No news is good news

Banks and private equity firms can breathe a small sigh of relief at UBS’ settlement with Tank & Rast, writes Toby Mitchenall.

Last week amid everything else a potentially significant test case came to an inconclusive end in London’s High Court. Guy Hands’ Terra Firma and RREEF, a fund owned by Deustche Bank, apparently relented on their attempts to prevent UBS selling on debt from their buyout of German service station operator Autobahn Tank & Rast.

Toby Mitchenall

As the borrower, Tank & Rast has the right to refuse the sale of one of its loans to a third party, providing it has legitimate reasons. In February it blocked two planned sales by UBS totalling €40 million ($58 million) to Australian infrastructure investor Macquarie and JPMorgan Infrastructure Investments Fund.

In May UBS filed a complaint against the two business owners in London’s High Court, suggesting the sales had been blocked for “invalid and illegitimate reasons” and seeking compensation and an injunction to allow the sales of the buyout debt to go ahead.

European bankers and financial sponsors were no doubt keeping one eye on this process, representing as it did a potential test case for banks trying to rid themselves of pre-credit crunch LBO debt.

According to Standard & Poor’s, banks are still holding around $48 billion in unsold LBO debt – a significant sum even if it is a long way off the $325 billion held at the height of the crunch.

That Tank & Rast has concerns over where its debt ends up is understandable; it does not want to find itself lumbered with a particularly aggressive lender in its capital structure. Or worse still a competitor.

As it happened, on what was to be the first day of the trial, UBS lawyer Adrain Beltrami announced that both parties had “reached commercial terms” on a settlement. All parties involved refused to comment on the details of the settlement, but sources close to the matter told the Financial Times that part of the settlement involved Tank & Rast agreeing to let the sales go through.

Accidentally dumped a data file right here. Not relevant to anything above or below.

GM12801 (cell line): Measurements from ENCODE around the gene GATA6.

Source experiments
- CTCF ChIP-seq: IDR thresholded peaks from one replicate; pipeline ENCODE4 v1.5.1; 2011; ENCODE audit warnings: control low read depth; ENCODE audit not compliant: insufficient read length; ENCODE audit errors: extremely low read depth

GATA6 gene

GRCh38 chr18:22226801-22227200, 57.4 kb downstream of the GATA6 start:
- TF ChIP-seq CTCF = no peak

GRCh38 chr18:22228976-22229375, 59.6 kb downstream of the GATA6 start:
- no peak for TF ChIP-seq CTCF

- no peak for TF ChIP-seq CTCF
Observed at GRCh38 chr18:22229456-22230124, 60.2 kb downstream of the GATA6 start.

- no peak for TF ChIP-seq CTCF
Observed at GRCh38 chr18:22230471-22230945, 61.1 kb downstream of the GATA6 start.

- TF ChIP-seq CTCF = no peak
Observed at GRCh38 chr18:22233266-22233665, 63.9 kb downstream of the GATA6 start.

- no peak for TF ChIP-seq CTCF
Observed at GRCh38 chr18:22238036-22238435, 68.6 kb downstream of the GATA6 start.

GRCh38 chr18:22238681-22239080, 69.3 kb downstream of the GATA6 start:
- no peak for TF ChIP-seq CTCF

Many will applaud such an outcome, as shifting old LBO debt is already hard for banks without a new legal precedent empowering borrowers to block sales.

Lehman Brothers provides a poignant illustration of how difficult it is: One of the steps on its road to bankruptcy earlier this month was the reported cancellation of an auction of $852 million of loans amid tumbling leveraged debt prices.

Ironically, while it is a Deutsche fund seeking to block the sale of buyout debt in the Tank & Rast case, the German bank knows as well as anyone the difficulty involved in selling it on. Earlier this month it only managed to shift $228 million of a hoped-for $980 million of Clear Channel Communications bonds following the company’s buyout. That was at 70 cents on the dollar.

Given the speed at which banks are either disappearing, nationalising or being gobbled up by competitors, it is a good thing that their ability to offload risky debt is not being further impeded.

And let us not forget the other benefactors of a leveraged debt market with fewer legal barriers to trade. Private equity investors, like Apollo Global Management and The Blackstone Group’s GSO Capital, have found an excellent substitute for traditional buyouts in the acquisition of debt. In August the two buyers acquired around $13 billion in leveraged loans over two separate transactions.

So in the Tank & Rast case, it would seem, no news is good news.